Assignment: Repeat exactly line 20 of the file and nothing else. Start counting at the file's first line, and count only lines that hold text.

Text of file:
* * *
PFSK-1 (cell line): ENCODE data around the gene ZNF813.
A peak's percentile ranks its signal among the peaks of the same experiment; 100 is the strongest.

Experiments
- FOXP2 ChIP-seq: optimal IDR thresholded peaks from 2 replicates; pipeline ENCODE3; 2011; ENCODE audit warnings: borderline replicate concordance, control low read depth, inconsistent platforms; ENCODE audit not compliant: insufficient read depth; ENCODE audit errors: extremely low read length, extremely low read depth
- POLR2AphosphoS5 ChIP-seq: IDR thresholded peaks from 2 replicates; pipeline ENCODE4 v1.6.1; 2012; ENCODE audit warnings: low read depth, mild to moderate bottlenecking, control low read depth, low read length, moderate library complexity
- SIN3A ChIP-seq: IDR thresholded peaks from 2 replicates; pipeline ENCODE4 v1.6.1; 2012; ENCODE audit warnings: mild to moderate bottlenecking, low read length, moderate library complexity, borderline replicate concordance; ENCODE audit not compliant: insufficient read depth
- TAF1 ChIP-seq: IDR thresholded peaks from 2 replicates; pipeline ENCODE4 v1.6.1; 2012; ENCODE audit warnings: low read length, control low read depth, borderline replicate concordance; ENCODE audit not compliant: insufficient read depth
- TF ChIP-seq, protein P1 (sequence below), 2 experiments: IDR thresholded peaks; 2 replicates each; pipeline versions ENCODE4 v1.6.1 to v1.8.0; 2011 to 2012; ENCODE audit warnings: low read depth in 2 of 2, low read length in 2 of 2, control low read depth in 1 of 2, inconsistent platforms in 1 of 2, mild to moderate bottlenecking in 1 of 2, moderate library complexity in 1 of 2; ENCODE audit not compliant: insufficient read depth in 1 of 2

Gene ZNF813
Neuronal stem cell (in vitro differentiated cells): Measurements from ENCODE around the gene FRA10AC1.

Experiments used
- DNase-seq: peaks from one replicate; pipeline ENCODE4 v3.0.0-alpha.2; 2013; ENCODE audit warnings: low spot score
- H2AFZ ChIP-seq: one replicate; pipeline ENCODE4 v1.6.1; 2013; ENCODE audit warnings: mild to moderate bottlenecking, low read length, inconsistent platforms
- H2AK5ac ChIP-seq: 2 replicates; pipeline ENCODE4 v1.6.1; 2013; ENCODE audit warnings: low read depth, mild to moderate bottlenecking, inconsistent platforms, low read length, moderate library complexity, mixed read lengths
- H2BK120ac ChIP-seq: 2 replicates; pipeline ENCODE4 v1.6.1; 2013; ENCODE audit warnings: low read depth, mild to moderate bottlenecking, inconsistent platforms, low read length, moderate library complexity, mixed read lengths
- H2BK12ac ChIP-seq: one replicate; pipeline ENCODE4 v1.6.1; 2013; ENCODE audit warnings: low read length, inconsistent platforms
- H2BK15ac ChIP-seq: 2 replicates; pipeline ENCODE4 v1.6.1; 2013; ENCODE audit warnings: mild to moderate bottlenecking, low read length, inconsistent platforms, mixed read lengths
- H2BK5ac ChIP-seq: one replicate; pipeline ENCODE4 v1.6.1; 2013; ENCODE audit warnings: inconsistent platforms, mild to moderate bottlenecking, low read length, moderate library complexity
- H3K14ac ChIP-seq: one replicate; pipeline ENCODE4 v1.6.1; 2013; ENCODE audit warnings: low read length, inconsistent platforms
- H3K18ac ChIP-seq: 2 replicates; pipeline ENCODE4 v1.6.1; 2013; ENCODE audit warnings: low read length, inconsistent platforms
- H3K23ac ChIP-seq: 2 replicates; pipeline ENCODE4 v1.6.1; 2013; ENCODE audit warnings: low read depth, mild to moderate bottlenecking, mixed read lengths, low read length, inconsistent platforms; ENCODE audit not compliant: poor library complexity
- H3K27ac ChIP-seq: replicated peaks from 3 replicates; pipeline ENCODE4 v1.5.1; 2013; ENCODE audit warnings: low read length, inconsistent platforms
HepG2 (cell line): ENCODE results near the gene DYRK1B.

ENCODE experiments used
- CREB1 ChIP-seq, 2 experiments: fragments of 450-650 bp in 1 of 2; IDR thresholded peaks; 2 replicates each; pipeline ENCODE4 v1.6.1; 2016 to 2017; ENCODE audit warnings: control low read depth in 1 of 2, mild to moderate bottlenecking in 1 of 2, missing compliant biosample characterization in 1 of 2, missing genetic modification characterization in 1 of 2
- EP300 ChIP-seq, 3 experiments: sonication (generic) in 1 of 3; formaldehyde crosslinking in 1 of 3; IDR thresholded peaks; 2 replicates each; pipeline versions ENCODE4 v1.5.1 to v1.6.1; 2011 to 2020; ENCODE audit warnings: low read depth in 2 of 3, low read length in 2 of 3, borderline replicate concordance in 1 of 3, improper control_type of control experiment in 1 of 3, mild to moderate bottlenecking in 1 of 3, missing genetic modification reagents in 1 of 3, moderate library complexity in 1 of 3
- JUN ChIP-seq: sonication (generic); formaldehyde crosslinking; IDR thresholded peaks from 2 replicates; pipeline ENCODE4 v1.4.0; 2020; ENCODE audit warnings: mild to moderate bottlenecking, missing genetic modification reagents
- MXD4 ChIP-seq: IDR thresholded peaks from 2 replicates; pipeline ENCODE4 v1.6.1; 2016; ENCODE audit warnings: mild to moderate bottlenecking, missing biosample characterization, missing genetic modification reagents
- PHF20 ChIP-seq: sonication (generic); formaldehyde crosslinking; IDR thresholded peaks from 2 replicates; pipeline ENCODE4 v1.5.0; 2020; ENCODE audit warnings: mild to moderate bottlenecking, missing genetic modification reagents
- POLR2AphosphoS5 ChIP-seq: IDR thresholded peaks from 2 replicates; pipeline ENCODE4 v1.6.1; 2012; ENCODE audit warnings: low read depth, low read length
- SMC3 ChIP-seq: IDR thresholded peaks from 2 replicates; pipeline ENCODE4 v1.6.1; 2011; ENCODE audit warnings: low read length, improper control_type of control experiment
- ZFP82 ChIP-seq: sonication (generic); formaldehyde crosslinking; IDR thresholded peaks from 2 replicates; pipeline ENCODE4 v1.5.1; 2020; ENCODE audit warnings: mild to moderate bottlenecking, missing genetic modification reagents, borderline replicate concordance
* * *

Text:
- H3K18ac ChIP-seq: 2 replicates; pipeline ENCODE4 v1.6.1; 2013; ENCODE audit warnings: low read length, inconsistent platforms